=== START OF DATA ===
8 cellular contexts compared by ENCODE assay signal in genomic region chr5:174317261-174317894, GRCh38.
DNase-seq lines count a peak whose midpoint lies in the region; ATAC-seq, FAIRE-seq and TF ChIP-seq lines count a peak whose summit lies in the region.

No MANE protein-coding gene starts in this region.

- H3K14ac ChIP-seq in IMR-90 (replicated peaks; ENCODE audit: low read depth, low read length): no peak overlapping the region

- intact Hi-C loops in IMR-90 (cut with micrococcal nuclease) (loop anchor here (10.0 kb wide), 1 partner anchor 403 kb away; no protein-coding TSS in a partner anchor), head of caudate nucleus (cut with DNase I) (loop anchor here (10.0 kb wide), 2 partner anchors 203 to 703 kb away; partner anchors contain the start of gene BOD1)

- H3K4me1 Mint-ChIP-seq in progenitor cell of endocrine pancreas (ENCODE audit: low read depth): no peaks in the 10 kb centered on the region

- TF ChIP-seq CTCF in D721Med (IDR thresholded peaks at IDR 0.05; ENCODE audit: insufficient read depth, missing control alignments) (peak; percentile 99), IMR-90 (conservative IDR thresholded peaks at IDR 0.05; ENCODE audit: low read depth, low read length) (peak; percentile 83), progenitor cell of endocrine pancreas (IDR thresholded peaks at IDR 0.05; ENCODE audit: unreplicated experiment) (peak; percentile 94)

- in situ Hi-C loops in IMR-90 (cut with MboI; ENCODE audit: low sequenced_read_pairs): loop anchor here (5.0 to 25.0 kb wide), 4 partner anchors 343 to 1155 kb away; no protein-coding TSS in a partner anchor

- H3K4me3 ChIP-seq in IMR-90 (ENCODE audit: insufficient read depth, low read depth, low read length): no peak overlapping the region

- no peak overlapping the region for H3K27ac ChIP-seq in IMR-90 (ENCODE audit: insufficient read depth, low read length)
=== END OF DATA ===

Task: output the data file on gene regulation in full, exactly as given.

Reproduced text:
8 cellular contexts compared by ENCODE assay signal in genomic region chr5:174317261-174317894, GRCh38.
DNase-seq lines count a peak whose midpoint lies in the region; ATAC-seq, FAIRE-seq and TF ChIP-seq lines count a peak whose summit lies in the region.

No MANE protein-coding gene starts in this region.

- H3K14ac ChIP-seq in IMR-90 (replicated peaks; ENCODE audit: low read depth, low read length): no peak overlapping the region

- intact Hi-C loops in IMR-90 (cut with micrococcal nuclease) (loop anchor here (10.0 kb wide), 1 partner anchor 403 kb away; no protein-coding TSS in a partner anchor), head of caudate nucleus (cut with DNase I) (loop anchor here (10.0 kb wide), 2 partner anchors 203 to 703 kb away; partner anchors contain the start of gene BOD1)

- H3K4me1 Mint-ChIP-seq in progenitor cell of endocrine pancreas (ENCODE audit: low read depth): no peaks in the 10 kb centered on the region

- TF ChIP-seq CTCF in D721Med (IDR thresholded peaks at IDR 0.05; ENCODE audit: insufficient read depth, missing control alignments) (peak; percentile 99), IMR-90 (conservative IDR thresholded peaks at IDR 0.05; ENCODE audit: low read depth, low read length) (peak; percentile 83), progenitor cell of endocrine pancreas (IDR thresholded peaks at IDR 0.05; ENCODE audit: unreplicated experiment) (peak; percentile 94)

- in situ Hi-C loops in IMR-90 (cut with MboI; ENCODE audit: low sequenced_read_pairs): loop anchor here (5.0 to 25.0 kb wide), 4 partner anchors 343 to 1155 kb away; no protein-coding TSS in a partner anchor

- H3K4me3 ChIP-seq in IMR-90 (ENCODE audit: insufficient read depth, low read depth, low read length): no peak overlapping the region

- no peak overlapping the region for H3K27ac ChIP-seq in IMR-90 (ENCODE audit: insufficient read depth, low read length)